Mazda is known for its “zoom-zoom” tagline, which fits its latest concept car perfectly. The sleek Takeri was first unveiled at last November’s Tokyo Motor Show, and it will make its North American debut at the New York Auto Show on April 4. Like all successful concept cars, the Takeri previews Mazda’s future plans. This concept car showcases the next iteration of Mazda’s Skyactiv technology, and the styling of the next Mazda 6 sedan.
Under the Takeri’s svelte hood is a 2.2-liter diesel engine, called Skyactiv-D. This four-cylinder engine applies the Skyactiv philosophy of using lighter, more compact components to the world of diesels, and features some new fuel-saving tech. The engine has the lowest compression ratio of any diesel, at 14:1. This reduces cylinder temperatures, and that means fewer nitrogen oxides in the exhaust.
For city drivers, the Takeri has i-stop, an engine start-stop feature that can restart the little diesel in one engine cycle. Mazda says i-stop can restart the engine in 0.4 seconds, the fastest time of any system.
The Takeri also has a regenerative braking system called i-ELOOP, which uses capacitors, rather than batteries, to store electricity recovered during braking. This energy is used to power electrical accessories, like air conditioning and lights. Mazda says this reduces engine load and improves fuel economy by 10 percent.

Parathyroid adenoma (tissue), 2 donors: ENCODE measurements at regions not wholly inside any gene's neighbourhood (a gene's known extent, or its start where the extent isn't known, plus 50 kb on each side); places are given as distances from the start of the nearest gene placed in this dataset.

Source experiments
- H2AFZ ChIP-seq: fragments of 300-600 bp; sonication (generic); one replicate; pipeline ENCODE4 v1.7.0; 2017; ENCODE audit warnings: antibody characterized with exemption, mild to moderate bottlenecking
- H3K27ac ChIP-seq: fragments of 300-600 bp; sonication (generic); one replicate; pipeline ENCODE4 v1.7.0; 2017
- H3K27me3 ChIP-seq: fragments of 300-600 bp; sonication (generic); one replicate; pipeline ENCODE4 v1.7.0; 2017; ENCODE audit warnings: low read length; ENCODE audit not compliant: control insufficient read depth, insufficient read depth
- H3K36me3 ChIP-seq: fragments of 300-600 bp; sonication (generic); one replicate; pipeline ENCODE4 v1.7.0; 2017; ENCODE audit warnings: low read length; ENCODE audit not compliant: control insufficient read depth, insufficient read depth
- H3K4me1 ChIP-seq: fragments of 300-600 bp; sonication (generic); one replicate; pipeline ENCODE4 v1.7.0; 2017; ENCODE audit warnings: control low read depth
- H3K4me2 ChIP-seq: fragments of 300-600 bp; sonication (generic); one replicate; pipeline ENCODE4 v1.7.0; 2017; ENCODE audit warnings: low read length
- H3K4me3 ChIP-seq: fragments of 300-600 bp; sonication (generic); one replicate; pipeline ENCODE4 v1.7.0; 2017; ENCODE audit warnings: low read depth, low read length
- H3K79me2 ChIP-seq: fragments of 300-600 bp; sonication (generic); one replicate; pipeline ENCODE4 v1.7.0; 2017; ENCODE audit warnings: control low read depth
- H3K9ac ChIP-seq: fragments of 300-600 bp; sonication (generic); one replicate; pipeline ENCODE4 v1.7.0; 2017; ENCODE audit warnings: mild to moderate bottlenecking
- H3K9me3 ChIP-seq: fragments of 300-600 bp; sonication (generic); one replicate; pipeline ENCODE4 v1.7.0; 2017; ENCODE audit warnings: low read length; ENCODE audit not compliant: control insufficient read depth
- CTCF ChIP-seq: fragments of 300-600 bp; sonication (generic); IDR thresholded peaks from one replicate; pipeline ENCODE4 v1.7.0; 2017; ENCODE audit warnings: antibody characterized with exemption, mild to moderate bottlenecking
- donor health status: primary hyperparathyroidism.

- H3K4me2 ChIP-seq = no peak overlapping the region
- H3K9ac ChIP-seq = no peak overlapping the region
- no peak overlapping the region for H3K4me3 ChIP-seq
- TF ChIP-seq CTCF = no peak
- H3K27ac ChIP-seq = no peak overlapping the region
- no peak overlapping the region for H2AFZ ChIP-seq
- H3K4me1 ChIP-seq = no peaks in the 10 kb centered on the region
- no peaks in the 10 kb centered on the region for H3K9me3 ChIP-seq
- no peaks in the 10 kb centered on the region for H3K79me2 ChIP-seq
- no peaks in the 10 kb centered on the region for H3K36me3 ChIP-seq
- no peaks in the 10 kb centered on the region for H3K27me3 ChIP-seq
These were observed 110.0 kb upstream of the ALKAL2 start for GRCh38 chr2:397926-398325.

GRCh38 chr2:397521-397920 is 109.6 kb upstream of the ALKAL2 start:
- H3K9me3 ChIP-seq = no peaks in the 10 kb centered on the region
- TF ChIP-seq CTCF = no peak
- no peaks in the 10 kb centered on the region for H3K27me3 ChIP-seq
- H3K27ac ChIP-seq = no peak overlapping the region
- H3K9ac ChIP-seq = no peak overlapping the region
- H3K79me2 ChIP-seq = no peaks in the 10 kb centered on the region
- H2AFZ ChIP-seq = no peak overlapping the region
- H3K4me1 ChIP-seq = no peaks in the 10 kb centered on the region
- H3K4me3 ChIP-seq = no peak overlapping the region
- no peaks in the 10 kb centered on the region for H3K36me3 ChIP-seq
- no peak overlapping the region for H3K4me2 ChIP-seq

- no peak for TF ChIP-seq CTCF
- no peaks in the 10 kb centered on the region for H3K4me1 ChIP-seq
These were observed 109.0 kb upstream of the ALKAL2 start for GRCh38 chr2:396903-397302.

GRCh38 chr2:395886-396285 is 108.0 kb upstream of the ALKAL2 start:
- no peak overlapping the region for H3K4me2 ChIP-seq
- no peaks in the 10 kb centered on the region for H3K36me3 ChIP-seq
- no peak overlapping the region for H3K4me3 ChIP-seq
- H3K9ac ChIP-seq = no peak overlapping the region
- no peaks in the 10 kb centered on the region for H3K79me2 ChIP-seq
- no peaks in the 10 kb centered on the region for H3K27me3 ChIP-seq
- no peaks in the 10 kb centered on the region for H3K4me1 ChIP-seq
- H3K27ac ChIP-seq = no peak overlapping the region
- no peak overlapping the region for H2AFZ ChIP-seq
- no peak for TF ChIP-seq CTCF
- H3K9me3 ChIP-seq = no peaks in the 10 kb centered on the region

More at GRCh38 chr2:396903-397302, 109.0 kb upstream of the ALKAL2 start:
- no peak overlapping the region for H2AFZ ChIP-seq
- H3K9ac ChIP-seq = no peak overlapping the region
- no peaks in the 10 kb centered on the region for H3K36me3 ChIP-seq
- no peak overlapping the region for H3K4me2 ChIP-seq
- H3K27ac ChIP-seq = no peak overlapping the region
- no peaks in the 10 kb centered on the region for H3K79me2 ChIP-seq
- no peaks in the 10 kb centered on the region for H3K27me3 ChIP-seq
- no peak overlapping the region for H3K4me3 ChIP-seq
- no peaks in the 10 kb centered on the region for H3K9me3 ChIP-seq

Regenerative braking and idle start-stop are both sensible features, but the most interesting part of the Takeri’s powertrain is the diesel engine. The 2.2-liter is already used in Europe in the CX-5 crossover; it makes 170 horsepower in that application. Mazda has been debating whether to bring that engine to the U.S. since the CX-5 went on sale last fall. Right now, Volkswagen is the only company to offer diesel engines in mainstream cars, but that could change.
The Takeri is the latest car to feature Mazda’s Kodo (“Soul of Motion”) design language, first seen on the CX-5. The family resemblance is apparent in the shape of the grille and headlights. The Takeri is a mid-size sedan, which means it could be hinting at the styling of the new Mazda 6, which is due for a redesign. If Mazda doesn’t water down the Takeri’s curves for the production version, it will have a stylish competitor for the Hyundai Sonata and 2013 Ford Fusion.
The Mazda Takeri wraps a bit of reality in concept car trappings. It hints at the next Mazda 6, with just enough auto show embellishment to attract crowds and give Mazda’s product planners room to change things. We’ll learn more about Mazda’s plans when the Takeri makes its debut at the New York Auto Show.
- 2018 Mazda CX-5: Release dates, prices, specs, and features
- Mazda plans to make the most of gas by burning less with Skyactiv-X
- Mazda plans to add a fourth crossover to its lineup by 2021
- Infiniti is the latest automaker to go all-in on electrification
- Here’s everything you need to know about the 2018 Ram 1500 pickup